Let's see Aaron's game from yesterday against Katherine as he clearly struggles with temptation. Black is to move in the next three positions. Answers are at the end, or will be by tomorrow.
5. In this continuation of the above game, white just played 18. Nf4. Aside from moving the bishop, which rook moves protect against losing a piece?
6. Kirk played 11...Re8 in this position against former 318 player Maya McGreen. Why is it bad?
7. Mikael just played 4...Bf5 as black. How should he have been punished?
8. Nasir is black in the above position. Which move is better, 5...h5 or 5...h6?
9. Nasir just played 10...Nbd7. What happened next?
|top 6th grader, Nancy Wang|
|Markus Pond, top 8th grader??|
|Mengnan Chen, 6th grade 1350|
tilt your screen way back and look at the door handle
|top 7th grader Tristan Dalhouse|
|706 friends: Michael Yu and Stefek Yurgel|
1. Black should not trade queens, because that just repairs white's pawn structure and gives him the open a file. Instead, black could play 1...Nc6 or 1...Rc8 2. Qxb6? Nxb6. White should not trade queens because it just develops black's knight towards its outpost on c4.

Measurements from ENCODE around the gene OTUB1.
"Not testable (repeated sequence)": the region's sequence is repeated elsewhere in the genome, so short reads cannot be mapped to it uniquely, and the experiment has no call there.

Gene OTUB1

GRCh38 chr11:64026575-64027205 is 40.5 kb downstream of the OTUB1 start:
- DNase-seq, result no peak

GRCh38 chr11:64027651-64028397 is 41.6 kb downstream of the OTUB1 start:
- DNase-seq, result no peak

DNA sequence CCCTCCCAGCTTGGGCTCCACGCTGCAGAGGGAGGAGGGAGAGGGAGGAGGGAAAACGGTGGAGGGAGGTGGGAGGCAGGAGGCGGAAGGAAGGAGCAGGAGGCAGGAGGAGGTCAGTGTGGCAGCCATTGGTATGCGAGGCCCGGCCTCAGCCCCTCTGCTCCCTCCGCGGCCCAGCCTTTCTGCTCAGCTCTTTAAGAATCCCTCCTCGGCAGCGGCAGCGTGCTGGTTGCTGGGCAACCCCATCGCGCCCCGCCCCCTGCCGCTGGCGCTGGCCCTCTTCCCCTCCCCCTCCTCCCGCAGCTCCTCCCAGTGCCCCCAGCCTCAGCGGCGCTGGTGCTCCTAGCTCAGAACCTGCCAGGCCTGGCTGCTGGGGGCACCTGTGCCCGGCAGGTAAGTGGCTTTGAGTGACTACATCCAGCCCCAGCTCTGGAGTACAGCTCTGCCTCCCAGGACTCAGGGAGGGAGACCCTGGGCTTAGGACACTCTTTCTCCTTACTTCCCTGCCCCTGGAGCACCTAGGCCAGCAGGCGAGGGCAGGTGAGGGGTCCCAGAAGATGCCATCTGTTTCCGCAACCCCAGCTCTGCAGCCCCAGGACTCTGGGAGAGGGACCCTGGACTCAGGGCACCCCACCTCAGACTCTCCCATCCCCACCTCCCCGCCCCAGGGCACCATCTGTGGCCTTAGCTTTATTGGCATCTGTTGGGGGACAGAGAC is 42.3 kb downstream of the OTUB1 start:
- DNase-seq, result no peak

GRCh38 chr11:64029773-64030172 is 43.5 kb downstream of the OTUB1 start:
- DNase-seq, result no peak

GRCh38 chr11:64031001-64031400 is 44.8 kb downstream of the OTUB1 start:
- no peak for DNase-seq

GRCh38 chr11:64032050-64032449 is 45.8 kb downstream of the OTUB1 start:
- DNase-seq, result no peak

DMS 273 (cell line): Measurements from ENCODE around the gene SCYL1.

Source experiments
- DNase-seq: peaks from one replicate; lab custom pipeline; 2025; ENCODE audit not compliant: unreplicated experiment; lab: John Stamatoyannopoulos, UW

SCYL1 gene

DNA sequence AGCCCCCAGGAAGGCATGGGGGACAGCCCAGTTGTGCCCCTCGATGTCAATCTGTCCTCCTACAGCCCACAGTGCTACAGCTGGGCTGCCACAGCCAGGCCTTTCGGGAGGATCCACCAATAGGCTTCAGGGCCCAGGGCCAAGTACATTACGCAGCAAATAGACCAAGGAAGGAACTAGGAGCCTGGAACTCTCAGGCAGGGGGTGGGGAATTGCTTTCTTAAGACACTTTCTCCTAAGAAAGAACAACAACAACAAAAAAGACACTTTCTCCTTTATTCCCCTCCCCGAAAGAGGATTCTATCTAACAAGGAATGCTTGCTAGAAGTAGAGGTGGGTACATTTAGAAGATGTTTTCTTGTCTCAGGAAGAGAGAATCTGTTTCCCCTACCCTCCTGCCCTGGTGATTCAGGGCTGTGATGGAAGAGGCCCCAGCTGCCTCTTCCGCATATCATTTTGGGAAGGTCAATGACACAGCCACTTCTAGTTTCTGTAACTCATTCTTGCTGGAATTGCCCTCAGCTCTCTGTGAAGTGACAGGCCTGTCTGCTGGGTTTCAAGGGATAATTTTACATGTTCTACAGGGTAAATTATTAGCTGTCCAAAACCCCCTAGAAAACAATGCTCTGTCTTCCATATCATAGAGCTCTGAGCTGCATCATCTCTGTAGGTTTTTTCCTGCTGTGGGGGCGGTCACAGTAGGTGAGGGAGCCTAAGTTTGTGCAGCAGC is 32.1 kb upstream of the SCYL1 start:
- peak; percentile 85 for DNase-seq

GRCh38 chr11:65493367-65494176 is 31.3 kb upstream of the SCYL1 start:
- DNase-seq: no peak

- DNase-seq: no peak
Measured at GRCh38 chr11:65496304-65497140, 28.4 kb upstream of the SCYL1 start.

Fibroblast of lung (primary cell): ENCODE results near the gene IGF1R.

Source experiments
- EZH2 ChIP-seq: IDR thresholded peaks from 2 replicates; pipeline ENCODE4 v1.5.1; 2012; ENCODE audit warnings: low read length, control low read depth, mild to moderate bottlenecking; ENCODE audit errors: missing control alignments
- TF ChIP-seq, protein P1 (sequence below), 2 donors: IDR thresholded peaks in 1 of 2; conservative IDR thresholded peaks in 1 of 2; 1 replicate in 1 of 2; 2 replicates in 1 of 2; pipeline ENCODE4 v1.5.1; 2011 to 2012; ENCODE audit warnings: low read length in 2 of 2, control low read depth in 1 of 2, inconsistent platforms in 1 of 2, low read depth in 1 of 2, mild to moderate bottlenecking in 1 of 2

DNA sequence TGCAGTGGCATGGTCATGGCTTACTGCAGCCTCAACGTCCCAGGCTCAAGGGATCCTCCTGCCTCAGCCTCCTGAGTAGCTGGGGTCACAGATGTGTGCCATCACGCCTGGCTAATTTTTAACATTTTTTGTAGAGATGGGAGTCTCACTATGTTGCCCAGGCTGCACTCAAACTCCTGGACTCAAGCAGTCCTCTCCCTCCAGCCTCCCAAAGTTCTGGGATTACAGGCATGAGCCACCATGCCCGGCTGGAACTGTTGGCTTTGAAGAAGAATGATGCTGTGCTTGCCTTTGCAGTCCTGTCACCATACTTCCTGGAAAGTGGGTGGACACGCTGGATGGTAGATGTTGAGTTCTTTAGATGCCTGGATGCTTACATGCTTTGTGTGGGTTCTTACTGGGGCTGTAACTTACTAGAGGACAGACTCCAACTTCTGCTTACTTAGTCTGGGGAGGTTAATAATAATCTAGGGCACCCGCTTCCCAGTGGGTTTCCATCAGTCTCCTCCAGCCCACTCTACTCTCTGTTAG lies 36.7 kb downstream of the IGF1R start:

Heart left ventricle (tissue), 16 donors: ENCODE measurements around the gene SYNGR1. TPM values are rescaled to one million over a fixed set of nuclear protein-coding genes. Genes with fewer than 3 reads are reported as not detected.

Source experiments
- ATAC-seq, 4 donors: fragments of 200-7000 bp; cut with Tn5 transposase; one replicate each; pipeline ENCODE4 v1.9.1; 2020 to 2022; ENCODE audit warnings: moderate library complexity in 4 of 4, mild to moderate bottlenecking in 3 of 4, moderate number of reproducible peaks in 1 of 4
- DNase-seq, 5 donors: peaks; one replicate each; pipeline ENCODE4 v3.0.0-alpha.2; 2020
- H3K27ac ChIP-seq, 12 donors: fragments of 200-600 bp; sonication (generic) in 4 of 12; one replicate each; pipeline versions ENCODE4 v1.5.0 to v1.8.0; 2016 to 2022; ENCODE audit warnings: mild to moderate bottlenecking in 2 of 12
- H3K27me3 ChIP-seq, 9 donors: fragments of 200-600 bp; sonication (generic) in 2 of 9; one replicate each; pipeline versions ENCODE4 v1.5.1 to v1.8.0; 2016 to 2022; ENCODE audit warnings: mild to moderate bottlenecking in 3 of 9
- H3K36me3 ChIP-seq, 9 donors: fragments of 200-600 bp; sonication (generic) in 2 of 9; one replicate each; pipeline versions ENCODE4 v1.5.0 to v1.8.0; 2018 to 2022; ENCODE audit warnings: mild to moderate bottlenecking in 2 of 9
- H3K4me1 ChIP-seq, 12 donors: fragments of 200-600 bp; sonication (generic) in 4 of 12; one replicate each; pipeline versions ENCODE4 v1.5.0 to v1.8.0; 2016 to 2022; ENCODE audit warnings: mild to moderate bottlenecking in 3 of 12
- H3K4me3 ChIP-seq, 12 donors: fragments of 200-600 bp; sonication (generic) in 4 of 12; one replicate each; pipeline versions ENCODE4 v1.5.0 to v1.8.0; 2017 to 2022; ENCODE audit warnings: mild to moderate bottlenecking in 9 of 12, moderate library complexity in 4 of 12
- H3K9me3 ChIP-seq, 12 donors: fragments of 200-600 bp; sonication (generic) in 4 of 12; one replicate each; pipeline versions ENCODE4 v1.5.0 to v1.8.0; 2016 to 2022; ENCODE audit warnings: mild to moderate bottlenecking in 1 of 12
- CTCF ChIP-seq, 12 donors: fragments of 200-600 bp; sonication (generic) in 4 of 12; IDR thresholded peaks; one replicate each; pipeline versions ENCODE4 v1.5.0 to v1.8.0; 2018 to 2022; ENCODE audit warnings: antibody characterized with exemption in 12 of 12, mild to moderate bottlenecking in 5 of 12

2. Black has a number of reasonable moves, including
* 14...a5!, planning ...b5, ...a4, making a passed pawn
* 14...h5! preventing g2-g4 and securing the f5 square for the knight
* 14... f6!, trading off white's good central pawn, and getting black some space (i.e. 15. exf6 gxf6 and 16...Rg8)
* 14...Nb6 defending d5 in case of c3-c4xd5.
But the trade 14...Nxe3 is not good: the knight is better than the bishop in this closed position, it opens the f file for white; d4 is now defended. But it is also a mistake because black can make this trade any time he wants to, so he should keep the tension and wait for a more favorable moment.
3. 16...Nb6 makes more sense than 16...dxe4, since the first move develops our knight and the second one develops white's. Houdini doesn't agree with me, it thinks they are about equal, but I think from a teaching standpoint I'm right.
4. Four reasonable ideas for black:
12...Nb4 13. Qg3 Rc8
12...Nd5 to exchange some pieces 13. Bxd5 (13. Nxd5?? exd5 -/+; 13. Bxe7 Ncxe7) 13...Bxg5
12...h6 why not
Lennin played 12...Qc7, which is not a great square for the queen because it gives up control of d5 and the queen can be attacked with Bf4, Rc1 or Nb5/d5.
5. Moves like 18...Rfd8 obviously defend the bishop. 18...Rac8 works in a slightly trickier way, 19. Nxd5 Qxd5 20. Qxd5 Nxd5 21. Rxc8 Rxc8 22. Rxd5 Rc1+. But even 18...Rfe8 defends the bishop, since 19. Nxd5 Nxd5 20. Qxd5 Re1! wins!
6. 11...Re8 loses the d5 pawn to 12. Bxd5 exd5 13. Rxe8 Qxe8 15. Nxd5
7. White could have won a pawn with Ob3, attacking f7 and b7.
8. 5...h5 is much better, but kids get confused with the advanced variation, where h5 is hard to hold, so ...h6 is better. Black got punished in this game after 5...h6 6. h5 Bh7 7. e6 fxe6 8. Bd3 Bxd3 9. Qxd3 Nf6 9. Nc3 Nbd7 (next diagram)
9. 10. Qg6#!